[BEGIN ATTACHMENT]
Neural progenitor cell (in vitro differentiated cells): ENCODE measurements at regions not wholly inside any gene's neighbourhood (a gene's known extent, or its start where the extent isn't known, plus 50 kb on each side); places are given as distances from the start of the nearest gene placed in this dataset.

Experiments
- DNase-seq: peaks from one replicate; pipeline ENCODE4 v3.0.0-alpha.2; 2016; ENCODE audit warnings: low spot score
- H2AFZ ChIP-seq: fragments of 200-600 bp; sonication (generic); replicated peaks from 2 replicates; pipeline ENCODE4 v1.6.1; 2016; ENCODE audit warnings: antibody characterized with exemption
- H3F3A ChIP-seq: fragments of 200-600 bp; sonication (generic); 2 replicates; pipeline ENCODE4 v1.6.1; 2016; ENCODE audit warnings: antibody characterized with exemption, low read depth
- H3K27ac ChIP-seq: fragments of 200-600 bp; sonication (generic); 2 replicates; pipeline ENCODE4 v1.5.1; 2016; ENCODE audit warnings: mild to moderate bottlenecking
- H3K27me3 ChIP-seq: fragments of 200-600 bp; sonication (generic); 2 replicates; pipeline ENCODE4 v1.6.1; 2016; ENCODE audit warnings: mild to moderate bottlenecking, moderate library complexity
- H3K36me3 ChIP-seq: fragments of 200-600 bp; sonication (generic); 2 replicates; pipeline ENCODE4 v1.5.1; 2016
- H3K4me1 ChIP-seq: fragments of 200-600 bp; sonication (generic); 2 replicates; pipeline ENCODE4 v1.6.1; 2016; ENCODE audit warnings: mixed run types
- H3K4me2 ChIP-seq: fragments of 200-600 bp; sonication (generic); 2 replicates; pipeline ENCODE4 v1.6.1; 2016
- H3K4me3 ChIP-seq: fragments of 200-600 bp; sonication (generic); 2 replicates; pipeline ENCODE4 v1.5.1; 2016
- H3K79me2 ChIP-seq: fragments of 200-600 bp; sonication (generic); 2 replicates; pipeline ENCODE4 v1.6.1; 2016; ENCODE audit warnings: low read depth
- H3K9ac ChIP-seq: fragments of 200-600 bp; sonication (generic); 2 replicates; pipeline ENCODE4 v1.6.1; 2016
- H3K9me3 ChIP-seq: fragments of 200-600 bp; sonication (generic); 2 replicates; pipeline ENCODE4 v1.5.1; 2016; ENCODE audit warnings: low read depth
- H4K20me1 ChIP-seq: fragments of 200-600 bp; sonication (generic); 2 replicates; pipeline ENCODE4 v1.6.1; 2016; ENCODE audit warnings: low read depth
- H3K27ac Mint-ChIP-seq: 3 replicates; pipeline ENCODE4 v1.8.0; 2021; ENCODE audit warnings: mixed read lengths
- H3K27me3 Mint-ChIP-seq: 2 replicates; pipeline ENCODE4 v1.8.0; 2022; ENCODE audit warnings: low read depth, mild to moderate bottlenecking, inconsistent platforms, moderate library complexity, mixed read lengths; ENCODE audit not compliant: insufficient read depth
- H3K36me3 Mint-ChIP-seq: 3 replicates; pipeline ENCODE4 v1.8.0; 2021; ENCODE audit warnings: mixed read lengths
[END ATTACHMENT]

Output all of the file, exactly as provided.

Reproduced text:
Neural progenitor cell (in vitro differentiated cells): ENCODE measurements at regions not wholly inside any gene's neighbourhood (a gene's known extent, or its start where the extent isn't known, plus 50 kb on each side); places are given as distances from the start of the nearest gene placed in this dataset.

Experiments
- DNase-seq: peaks from one replicate; pipeline ENCODE4 v3.0.0-alpha.2; 2016; ENCODE audit warnings: low spot score
- H2AFZ ChIP-seq: fragments of 200-600 bp; sonication (generic); replicated peaks from 2 replicates; pipeline ENCODE4 v1.6.1; 2016; ENCODE audit warnings: antibody characterized with exemption
- H3F3A ChIP-seq: fragments of 200-600 bp; sonication (generic); 2 replicates; pipeline ENCODE4 v1.6.1; 2016; ENCODE audit warnings: antibody characterized with exemption, low read depth
- H3K27ac ChIP-seq: fragments of 200-600 bp; sonication (generic); 2 replicates; pipeline ENCODE4 v1.5.1; 2016; ENCODE audit warnings: mild to moderate bottlenecking
- H3K27me3 ChIP-seq: fragments of 200-600 bp; sonication (generic); 2 replicates; pipeline ENCODE4 v1.6.1; 2016; ENCODE audit warnings: mild to moderate bottlenecking, moderate library complexity
- H3K36me3 ChIP-seq: fragments of 200-600 bp; sonication (generic); 2 replicates; pipeline ENCODE4 v1.5.1; 2016
- H3K4me1 ChIP-seq: fragments of 200-600 bp; sonication (generic); 2 replicates; pipeline ENCODE4 v1.6.1; 2016; ENCODE audit warnings: mixed run types
- H3K4me2 ChIP-seq: fragments of 200-600 bp; sonication (generic); 2 replicates; pipeline ENCODE4 v1.6.1; 2016
- H3K4me3 ChIP-seq: fragments of 200-600 bp; sonication (generic); 2 replicates; pipeline ENCODE4 v1.5.1; 2016
- H3K79me2 ChIP-seq: fragments of 200-600 bp; sonication (generic); 2 replicates; pipeline ENCODE4 v1.6.1; 2016; ENCODE audit warnings: low read depth
- H3K9ac ChIP-seq: fragments of 200-600 bp; sonication (generic); 2 replicates; pipeline ENCODE4 v1.6.1; 2016
- H3K9me3 ChIP-seq: fragments of 200-600 bp; sonication (generic); 2 replicates; pipeline ENCODE4 v1.5.1; 2016; ENCODE audit warnings: low read depth
- H4K20me1 ChIP-seq: fragments of 200-600 bp; sonication (generic); 2 replicates; pipeline ENCODE4 v1.6.1; 2016; ENCODE audit warnings: low read depth
- H3K27ac Mint-ChIP-seq: 3 replicates; pipeline ENCODE4 v1.8.0; 2021; ENCODE audit warnings: mixed read lengths
- H3K27me3 Mint-ChIP-seq: 2 replicates; pipeline ENCODE4 v1.8.0; 2022; ENCODE audit warnings: low read depth, mild to moderate bottlenecking, inconsistent platforms, moderate library complexity, mixed read lengths; ENCODE audit not compliant: insufficient read depth
- H3K36me3 Mint-ChIP-seq: 3 replicates; pipeline ENCODE4 v1.8.0; 2021; ENCODE audit warnings: mixed read lengths